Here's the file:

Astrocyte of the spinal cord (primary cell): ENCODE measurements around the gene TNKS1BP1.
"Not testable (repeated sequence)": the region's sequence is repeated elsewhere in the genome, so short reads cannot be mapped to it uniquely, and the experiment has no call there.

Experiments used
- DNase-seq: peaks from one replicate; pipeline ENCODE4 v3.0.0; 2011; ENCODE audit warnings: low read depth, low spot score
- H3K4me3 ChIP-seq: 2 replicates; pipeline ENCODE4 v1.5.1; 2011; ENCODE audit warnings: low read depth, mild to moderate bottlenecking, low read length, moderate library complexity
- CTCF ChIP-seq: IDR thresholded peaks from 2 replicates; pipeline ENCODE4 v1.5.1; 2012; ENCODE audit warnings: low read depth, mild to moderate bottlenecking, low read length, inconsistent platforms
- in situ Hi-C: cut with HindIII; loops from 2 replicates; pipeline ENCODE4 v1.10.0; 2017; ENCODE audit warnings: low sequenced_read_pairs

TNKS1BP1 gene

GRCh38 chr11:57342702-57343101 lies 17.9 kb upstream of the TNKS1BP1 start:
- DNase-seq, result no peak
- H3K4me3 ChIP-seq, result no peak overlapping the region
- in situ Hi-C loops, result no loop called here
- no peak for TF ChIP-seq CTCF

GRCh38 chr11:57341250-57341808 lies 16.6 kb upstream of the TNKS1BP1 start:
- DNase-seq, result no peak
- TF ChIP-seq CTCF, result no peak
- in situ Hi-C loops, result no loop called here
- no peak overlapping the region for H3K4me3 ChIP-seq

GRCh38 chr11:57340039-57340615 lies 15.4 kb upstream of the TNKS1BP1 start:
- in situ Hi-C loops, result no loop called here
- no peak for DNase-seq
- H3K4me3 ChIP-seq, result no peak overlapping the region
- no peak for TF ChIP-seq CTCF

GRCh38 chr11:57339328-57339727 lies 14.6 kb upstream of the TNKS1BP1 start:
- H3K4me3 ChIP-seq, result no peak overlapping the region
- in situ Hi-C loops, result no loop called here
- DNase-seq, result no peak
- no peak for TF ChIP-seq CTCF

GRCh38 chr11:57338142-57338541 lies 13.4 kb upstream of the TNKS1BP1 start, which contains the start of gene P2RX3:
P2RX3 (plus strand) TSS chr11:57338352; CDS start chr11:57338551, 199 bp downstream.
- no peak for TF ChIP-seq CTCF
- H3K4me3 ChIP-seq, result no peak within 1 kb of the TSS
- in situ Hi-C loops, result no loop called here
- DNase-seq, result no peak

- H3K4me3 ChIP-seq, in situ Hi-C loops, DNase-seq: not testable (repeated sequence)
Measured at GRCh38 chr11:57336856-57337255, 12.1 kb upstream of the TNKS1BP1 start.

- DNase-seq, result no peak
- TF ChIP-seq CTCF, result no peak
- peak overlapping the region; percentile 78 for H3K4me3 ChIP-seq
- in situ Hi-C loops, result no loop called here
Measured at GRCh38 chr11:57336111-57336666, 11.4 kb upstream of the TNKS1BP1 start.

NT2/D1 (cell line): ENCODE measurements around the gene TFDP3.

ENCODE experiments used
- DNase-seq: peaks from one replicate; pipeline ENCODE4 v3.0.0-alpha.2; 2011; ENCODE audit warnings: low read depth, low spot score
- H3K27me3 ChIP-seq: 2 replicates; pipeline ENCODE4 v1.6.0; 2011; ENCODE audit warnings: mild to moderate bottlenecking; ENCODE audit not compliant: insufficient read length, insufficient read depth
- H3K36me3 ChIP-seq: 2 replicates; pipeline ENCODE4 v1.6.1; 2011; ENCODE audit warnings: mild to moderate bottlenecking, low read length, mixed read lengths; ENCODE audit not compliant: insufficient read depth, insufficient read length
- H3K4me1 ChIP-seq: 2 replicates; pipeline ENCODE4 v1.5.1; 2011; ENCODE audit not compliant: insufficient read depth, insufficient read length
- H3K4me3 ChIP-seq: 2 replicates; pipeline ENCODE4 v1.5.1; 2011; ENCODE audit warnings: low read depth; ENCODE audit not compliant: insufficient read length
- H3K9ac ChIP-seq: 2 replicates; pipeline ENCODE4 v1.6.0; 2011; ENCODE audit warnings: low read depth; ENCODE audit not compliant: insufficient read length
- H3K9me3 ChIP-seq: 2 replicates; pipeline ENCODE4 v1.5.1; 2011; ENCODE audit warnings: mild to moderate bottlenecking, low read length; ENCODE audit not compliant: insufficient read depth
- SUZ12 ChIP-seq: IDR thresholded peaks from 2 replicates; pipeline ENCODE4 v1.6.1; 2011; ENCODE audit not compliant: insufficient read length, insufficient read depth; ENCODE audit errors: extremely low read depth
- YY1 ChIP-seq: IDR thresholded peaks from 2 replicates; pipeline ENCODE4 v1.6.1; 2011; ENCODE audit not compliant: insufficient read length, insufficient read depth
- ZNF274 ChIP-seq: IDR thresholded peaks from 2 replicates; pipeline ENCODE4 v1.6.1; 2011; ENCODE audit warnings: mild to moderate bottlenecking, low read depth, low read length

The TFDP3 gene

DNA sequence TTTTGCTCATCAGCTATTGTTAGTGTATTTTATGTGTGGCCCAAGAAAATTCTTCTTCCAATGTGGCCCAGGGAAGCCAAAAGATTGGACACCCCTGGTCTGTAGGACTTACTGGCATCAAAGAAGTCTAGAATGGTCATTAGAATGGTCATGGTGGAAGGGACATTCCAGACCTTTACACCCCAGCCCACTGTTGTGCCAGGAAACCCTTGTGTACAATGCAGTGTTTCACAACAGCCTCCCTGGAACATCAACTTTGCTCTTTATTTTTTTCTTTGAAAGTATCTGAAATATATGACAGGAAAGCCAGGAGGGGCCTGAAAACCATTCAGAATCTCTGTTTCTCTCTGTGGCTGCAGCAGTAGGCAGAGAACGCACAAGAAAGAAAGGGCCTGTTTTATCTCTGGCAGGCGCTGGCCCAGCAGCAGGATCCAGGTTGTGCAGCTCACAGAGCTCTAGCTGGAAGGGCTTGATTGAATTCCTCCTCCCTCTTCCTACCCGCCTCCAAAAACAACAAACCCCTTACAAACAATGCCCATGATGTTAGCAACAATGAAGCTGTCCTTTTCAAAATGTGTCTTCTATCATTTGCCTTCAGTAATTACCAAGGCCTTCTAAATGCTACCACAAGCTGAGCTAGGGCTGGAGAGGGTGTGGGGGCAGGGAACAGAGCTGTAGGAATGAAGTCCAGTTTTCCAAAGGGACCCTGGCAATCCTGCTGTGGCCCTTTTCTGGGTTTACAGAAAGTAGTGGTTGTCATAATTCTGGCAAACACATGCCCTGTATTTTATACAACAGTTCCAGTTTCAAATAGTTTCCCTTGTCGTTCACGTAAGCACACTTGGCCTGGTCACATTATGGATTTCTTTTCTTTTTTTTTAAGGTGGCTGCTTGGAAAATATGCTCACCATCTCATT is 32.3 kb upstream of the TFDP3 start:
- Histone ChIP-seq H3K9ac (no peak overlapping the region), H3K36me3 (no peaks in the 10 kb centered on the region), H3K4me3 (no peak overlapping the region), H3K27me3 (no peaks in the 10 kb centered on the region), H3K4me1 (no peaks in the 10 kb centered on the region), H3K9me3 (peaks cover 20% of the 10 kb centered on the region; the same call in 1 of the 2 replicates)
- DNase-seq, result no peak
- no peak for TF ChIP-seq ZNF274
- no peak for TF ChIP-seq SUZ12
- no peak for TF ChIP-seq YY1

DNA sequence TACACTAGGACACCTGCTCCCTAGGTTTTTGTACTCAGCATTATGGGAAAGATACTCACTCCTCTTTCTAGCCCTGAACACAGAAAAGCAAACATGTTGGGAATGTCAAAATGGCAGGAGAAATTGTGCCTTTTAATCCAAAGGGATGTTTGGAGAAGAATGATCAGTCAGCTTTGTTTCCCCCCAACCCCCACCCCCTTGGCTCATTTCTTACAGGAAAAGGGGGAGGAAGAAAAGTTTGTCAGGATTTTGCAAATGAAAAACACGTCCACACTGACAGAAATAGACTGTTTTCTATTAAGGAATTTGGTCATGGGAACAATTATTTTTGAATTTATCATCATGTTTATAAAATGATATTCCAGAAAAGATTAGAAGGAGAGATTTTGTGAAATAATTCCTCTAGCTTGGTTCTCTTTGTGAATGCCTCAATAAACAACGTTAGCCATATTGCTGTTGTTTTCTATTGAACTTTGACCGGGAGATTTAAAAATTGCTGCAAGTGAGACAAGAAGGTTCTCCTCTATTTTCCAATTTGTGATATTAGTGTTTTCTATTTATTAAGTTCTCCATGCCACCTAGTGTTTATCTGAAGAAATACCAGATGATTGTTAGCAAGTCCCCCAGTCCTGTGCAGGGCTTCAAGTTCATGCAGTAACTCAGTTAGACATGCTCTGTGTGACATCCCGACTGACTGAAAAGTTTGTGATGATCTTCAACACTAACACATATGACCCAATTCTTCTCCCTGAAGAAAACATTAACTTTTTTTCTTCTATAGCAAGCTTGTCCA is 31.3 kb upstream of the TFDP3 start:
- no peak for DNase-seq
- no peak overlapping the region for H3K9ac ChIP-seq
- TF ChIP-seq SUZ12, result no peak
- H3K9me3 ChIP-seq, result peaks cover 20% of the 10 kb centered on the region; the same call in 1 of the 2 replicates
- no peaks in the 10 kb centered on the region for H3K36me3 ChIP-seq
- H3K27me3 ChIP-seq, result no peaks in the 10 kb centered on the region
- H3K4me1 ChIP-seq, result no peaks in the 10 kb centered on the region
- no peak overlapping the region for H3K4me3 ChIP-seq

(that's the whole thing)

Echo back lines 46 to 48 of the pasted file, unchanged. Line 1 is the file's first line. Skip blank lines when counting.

- H3K36me3 ChIP-seq: 2 replicates; pipeline ENCODE4 v1.6.1; 2011; ENCODE audit warnings: mild to moderate bottlenecking, low read length, mixed read lengths; ENCODE audit not compliant: insufficient read depth, insufficient read length
- H3K4me1 ChIP-seq: 2 replicates; pipeline ENCODE4 v1.5.1; 2011; ENCODE audit not compliant: insufficient read depth, insufficient read length
- H3K4me3 ChIP-seq: 2 replicates; pipeline ENCODE4 v1.5.1; 2011; ENCODE audit warnings: low read depth; ENCODE audit not compliant: insufficient read length